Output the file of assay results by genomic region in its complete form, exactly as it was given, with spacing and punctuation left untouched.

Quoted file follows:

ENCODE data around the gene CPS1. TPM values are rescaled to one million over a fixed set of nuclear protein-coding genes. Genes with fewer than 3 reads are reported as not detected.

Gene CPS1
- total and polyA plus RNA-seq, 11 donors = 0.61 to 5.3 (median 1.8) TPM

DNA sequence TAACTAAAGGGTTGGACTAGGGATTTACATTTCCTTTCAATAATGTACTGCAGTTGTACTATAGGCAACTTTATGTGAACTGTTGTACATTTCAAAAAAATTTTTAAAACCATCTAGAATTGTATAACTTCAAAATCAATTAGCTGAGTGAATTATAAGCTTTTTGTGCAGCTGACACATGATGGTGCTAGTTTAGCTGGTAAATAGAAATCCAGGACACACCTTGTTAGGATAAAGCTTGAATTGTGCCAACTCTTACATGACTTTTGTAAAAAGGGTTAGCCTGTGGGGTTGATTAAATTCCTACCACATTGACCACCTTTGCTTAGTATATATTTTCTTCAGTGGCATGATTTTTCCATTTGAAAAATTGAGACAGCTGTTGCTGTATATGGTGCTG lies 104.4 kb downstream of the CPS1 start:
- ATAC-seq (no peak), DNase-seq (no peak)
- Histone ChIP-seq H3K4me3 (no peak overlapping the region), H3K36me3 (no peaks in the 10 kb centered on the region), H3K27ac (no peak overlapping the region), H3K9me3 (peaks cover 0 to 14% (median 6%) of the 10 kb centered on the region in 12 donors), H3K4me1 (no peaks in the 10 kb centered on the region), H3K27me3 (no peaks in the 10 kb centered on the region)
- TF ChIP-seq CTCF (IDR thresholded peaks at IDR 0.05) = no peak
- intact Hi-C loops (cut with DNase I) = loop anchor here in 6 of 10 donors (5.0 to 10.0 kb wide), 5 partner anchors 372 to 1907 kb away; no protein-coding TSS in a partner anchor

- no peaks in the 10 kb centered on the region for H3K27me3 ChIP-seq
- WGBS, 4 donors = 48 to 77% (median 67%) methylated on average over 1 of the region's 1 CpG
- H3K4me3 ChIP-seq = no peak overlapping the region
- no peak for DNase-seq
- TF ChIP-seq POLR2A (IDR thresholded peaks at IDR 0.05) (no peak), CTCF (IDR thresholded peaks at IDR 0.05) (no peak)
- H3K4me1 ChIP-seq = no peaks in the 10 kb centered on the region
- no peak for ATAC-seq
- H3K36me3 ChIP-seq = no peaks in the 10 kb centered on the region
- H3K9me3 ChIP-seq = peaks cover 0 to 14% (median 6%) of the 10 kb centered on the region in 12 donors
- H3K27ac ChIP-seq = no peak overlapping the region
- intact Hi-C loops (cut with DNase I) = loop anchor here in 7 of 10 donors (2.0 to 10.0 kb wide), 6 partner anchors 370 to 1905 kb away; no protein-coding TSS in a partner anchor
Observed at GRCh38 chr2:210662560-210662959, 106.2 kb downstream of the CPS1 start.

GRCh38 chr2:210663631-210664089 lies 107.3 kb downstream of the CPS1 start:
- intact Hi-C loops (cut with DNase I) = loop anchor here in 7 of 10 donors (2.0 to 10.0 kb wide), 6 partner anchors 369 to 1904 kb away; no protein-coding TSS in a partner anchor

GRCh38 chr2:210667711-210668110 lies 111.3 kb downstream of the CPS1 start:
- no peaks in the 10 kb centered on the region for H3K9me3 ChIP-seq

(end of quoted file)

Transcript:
ENCODE data around the gene CPS1. TPM values are rescaled to one million over a fixed set of nuclear protein-coding genes. Genes with fewer than 3 reads are reported as not detected.

Gene CPS1
- total and polyA plus RNA-seq, 11 donors = 0.61 to 5.3 (median 1.8) TPM

DNA sequence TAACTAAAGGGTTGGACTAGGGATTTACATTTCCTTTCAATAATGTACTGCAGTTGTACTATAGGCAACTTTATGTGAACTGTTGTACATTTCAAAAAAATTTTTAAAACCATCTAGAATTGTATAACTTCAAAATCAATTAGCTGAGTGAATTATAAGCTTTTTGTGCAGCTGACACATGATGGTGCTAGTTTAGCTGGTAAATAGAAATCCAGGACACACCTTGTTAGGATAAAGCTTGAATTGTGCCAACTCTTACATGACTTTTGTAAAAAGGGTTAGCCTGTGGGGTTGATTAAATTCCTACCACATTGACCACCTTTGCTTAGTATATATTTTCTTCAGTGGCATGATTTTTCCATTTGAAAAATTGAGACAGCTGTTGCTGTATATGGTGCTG lies 104.4 kb downstream of the CPS1 start:
- ATAC-seq (no peak), DNase-seq (no peak)
- Histone ChIP-seq H3K4me3 (no peak overlapping the region), H3K36me3 (no peaks in the 10 kb centered on the region), H3K27ac (no peak overlapping the region), H3K9me3 (peaks cover 0 to 14% (median 6%) of the 10 kb centered on the region in 12 donors), H3K4me1 (no peaks in the 10 kb centered on the region), H3K27me3 (no peaks in the 10 kb centered on the region)
- TF ChIP-seq CTCF (IDR thresholded peaks at IDR 0.05) = no peak
- intact Hi-C loops (cut with DNase I) = loop anchor here in 6 of 10 donors (5.0 to 10.0 kb wide), 5 partner anchors 372 to 1907 kb away; no protein-coding TSS in a partner anchor

- no peaks in the 10 kb centered on the region for H3K27me3 ChIP-seq
- WGBS, 4 donors = 48 to 77% (median 67%) methylated on average over 1 of the region's 1 CpG
- H3K4me3 ChIP-seq = no peak overlapping the region
- no peak for DNase-seq
- TF ChIP-seq POLR2A (IDR thresholded peaks at IDR 0.05) (no peak), CTCF (IDR thresholded peaks at IDR 0.05) (no peak)
- H3K4me1 ChIP-seq = no peaks in the 10 kb centered on the region
- no peak for ATAC-seq
- H3K36me3 ChIP-seq = no peaks in the 10 kb centered on the region
- H3K9me3 ChIP-seq = peaks cover 0 to 14% (median 6%) of the 10 kb centered on the region in 12 donors
- H3K27ac ChIP-seq = no peak overlapping the region
- intact Hi-C loops (cut with DNase I) = loop anchor here in 7 of 10 donors (2.0 to 10.0 kb wide), 6 partner anchors 370 to 1905 kb away; no protein-coding TSS in a partner anchor
Observed at GRCh38 chr2:210662560-210662959, 106.2 kb downstream of the CPS1 start.

GRCh38 chr2:210663631-210664089 lies 107.3 kb downstream of the CPS1 start:
- intact Hi-C loops (cut with DNase I) = loop anchor here in 7 of 10 donors (2.0 to 10.0 kb wide), 6 partner anchors 369 to 1904 kb away; no protein-coding TSS in a partner anchor

GRCh38 chr2:210667711-210668110 lies 111.3 kb downstream of the CPS1 start:
- no peaks in the 10 kb centered on the region for H3K9me3 ChIP-seq